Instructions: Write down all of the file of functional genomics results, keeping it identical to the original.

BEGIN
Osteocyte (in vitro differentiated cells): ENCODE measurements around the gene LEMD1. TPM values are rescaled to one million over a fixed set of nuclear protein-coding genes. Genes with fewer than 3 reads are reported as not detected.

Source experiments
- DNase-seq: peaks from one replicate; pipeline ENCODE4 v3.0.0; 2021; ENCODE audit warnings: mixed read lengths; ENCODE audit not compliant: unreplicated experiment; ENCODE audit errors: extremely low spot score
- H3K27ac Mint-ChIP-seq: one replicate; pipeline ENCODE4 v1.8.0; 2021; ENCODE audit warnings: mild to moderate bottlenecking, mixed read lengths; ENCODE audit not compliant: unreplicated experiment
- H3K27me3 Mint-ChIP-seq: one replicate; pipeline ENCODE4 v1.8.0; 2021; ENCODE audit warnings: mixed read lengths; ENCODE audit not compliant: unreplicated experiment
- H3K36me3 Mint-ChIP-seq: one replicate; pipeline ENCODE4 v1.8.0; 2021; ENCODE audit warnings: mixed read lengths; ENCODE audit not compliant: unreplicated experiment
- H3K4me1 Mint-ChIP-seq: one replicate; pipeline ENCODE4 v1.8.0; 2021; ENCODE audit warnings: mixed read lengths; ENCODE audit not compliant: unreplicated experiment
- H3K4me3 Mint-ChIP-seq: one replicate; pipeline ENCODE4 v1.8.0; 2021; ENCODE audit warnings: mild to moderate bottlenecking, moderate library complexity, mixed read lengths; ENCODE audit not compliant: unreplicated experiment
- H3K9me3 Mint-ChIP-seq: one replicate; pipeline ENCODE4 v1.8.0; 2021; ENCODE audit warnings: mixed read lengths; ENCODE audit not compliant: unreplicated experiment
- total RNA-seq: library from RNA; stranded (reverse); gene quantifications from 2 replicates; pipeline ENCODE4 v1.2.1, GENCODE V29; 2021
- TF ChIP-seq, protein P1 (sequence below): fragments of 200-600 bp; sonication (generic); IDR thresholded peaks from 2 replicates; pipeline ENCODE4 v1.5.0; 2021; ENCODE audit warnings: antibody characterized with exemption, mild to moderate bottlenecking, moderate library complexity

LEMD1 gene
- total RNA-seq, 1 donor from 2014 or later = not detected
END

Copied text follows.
Osteocyte (in vitro differentiated cells): ENCODE measurements around the gene LEMD1. TPM values are rescaled to one million over a fixed set of nuclear protein-coding genes. Genes with fewer than 3 reads are reported as not detected.

Source experiments
- DNase-seq: peaks from one replicate; pipeline ENCODE4 v3.0.0; 2021; ENCODE audit warnings: mixed read lengths; ENCODE audit not compliant: unreplicated experiment; ENCODE audit errors: extremely low spot score
- H3K27ac Mint-ChIP-seq: one replicate; pipeline ENCODE4 v1.8.0; 2021; ENCODE audit warnings: mild to moderate bottlenecking, mixed read lengths; ENCODE audit not compliant: unreplicated experiment
- H3K27me3 Mint-ChIP-seq: one replicate; pipeline ENCODE4 v1.8.0; 2021; ENCODE audit warnings: mixed read lengths; ENCODE audit not compliant: unreplicated experiment
- H3K36me3 Mint-ChIP-seq: one replicate; pipeline ENCODE4 v1.8.0; 2021; ENCODE audit warnings: mixed read lengths; ENCODE audit not compliant: unreplicated experiment
- H3K4me1 Mint-ChIP-seq: one replicate; pipeline ENCODE4 v1.8.0; 2021; ENCODE audit warnings: mixed read lengths; ENCODE audit not compliant: unreplicated experiment
- H3K4me3 Mint-ChIP-seq: one replicate; pipeline ENCODE4 v1.8.0; 2021; ENCODE audit warnings: mild to moderate bottlenecking, moderate library complexity, mixed read lengths; ENCODE audit not compliant: unreplicated experiment
- H3K9me3 Mint-ChIP-seq: one replicate; pipeline ENCODE4 v1.8.0; 2021; ENCODE audit warnings: mixed read lengths; ENCODE audit not compliant: unreplicated experiment
- total RNA-seq: library from RNA; stranded (reverse); gene quantifications from 2 replicates; pipeline ENCODE4 v1.2.1, GENCODE V29; 2021
- TF ChIP-seq, protein P1 (sequence below): fragments of 200-600 bp; sonication (generic); IDR thresholded peaks from 2 replicates; pipeline ENCODE4 v1.5.0; 2021; ENCODE audit warnings: antibody characterized with exemption, mild to moderate bottlenecking, moderate library complexity

LEMD1 gene
- total RNA-seq, 1 donor from 2014 or later = not detected